BioMed Research International

BioMed Research International / 2018 / Article
Special Issue

Periprosthetic Joint Infection

View this Special Issue

Research Article | Open Access

Volume 2018 |Article ID 4323518 | 5 pages |

Comparison of Elution Characteristics and Compressive Strength of Biantibiotic-Loaded PMMA Bone Cement for Spacers: Copal® Spacem with Gentamicin and Vancomycin versus Palacos® R+G with Vancomycin

Academic Editor: Konstantinos Anagnostakos
Received14 Jun 2018
Revised24 Aug 2018
Accepted26 Sep 2018
Published16 Oct 2018


Purpose. Copal® spacem is a new PMMA bone cement for fabricating spacers. This study compares elution of gentamicin, elution of vancomycin, and compressive strength of Copal® spacem and of Palacos® R+G at different vancomycin loadings in the powder of the cements. We hypothesized that antibiotic elution of Copal® spacem is superior at comparable compressive strength. Methods. Compression test specimens were fabricated using Copal® spacem manually loaded with 0.5 g gentamicin and additionally 2 g, 4 g, and 6 g of vancomycin per 40 g of cement powder (COP specimens) and using 0.5 g gentamicin premixed Palacos® R+G manually loaded with 2 g, 4 g, and 6 g of vancomycin per 40 g of cement powder (PAL specimens). These specimens were used for determination of gentamicin and vancomycin elution (in fetal calf serum, at 22°C) and for determination of compressive strength both prior and following the elution tests. Results. Cumulative gentamicin concentrations (p < 0.005) and gentamicin concentration after 28 days (p ≤ 0.043) were significantly lower for COP specimens compared to PAL specimens. Cumulative vancomycin concentrations were significantly higher (p ≤ 0.043) for COP specimens after the second day. Vancomycin concentrations after 28 days were not significantly higher for the Copal specimens loaded with 2 g and 4 g of vancomycin. Compressive strength was not significantly different between COP specimens and PAL specimens before elution tests. Compressive strength after the elution tests was significantly lower (p = 0.005) for COP specimens loaded with 2 g of vancomycin. Conclusion. We could not demonstrate consistent superior antibiotic elution from Copal® spacem compared to Palacos® R+G for fabricating gentamicin and vancomycin loaded spacers. The results do not favor Copal® spacem over Palacos® R+G for the use as a gentamicin and vancomycin biantibiotic-loaded spacer.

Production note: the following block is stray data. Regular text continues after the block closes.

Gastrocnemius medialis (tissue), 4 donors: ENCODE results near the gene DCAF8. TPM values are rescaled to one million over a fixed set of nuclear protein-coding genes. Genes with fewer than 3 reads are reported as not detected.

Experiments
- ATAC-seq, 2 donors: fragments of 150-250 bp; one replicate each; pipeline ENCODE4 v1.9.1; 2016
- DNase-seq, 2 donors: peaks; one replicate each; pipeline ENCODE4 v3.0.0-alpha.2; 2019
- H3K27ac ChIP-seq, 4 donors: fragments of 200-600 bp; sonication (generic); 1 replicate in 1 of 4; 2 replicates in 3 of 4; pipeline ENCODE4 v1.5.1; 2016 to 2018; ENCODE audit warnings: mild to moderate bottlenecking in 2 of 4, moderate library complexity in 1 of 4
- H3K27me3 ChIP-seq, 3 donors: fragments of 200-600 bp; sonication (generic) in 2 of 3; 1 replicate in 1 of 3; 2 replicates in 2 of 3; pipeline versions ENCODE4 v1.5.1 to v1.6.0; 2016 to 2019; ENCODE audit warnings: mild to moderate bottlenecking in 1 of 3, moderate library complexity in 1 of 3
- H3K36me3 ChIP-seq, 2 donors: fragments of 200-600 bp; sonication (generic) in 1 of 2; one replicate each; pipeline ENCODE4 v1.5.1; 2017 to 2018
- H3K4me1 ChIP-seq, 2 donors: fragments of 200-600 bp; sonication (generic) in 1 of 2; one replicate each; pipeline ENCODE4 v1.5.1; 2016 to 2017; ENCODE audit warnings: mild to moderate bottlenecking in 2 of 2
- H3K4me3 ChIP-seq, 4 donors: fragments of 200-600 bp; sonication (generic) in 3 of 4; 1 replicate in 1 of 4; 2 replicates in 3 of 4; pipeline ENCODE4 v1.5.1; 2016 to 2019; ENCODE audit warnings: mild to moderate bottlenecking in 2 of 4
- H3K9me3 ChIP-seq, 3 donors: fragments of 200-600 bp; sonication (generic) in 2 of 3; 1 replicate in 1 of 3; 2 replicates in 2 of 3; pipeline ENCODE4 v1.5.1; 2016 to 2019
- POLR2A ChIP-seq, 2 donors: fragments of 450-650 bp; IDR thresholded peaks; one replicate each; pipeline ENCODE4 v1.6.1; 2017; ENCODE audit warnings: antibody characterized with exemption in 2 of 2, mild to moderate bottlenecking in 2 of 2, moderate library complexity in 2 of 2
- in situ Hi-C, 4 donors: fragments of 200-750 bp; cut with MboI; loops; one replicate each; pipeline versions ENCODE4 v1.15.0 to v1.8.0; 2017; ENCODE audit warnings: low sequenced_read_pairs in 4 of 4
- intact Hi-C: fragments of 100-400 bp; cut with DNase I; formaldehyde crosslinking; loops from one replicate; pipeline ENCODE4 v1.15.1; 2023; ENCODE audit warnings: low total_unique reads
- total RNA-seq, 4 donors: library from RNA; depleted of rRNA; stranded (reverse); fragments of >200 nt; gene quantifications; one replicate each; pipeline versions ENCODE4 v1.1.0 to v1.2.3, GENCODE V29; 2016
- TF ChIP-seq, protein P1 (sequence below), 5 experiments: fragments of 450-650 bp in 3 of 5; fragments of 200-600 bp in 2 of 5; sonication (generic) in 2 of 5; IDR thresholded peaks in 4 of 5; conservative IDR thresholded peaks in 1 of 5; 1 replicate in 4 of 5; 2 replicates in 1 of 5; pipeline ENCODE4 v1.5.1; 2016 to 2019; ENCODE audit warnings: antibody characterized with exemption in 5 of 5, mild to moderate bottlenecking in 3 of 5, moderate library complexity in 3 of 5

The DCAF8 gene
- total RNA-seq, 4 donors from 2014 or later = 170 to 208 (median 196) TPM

1. Introduction

Antibiotic-loaded bone cements are used to fabricate spacers during two-stage exchange of knee and hip prostheses for the treatment of periprosthetic joint infection (PJI) [1]. During stage-one operation, the infected prosthesis is removed and a poly(methyl methacrylate) (PMMA) bone cement spacer is temporarily implanted. The spacer works as a drug delivery system for antibiotics in order to achieve high local concentrations [2]. Additionally, it stabilizes the joint during mobilization and prevents soft tissue contraction [3]. Antibiotic loading of the bone cement can be performed right before the mixing procedure (manually loaded) or during the industrial production of the powder component (premixed). The spacer is molded after initiation of the polymerization of the cement by mixing its powder and liquid.

To date, some bone cement brands that are intended for the use for fixation of total joint replacements are also used to fabricate spacers, one example being Palacos® R+G [4, 5]. At the same time, cement modifications with improved antibiotic elution are tested [6]. Recently, a bone cement brand, designed specifically for fabricating spacers (Copal® spacem), was launched. The powder of this brand includes calcium carbonate particles, which serve as both contrast agent and biodegradable porogen. Antibiotics are not premixed into Copal® spacem, with the intention that an appropriate amount of pathogen-adjusted antibiotic will be mixed with the powder of the cement just before spacer fabrication and implantation. Bitsch et al. reported improved antibiotic elution characteristics of Copal® spacem when a single antibiotic was added [7]. In vitro testing has shown that combination of antibiotics in a spacer can induce synergistic antibiotic elution [2] and superior antibacterial effects [810]. The combination of gentamicin and vancomycin ensures effective action against a broad range of PJI-causing pathogens [11]. Thus, there are reports of clinical use of spacers fabricated using manual loading of the gentamicin premixed powder of Palacos® R+G with vancomycin [1, 4].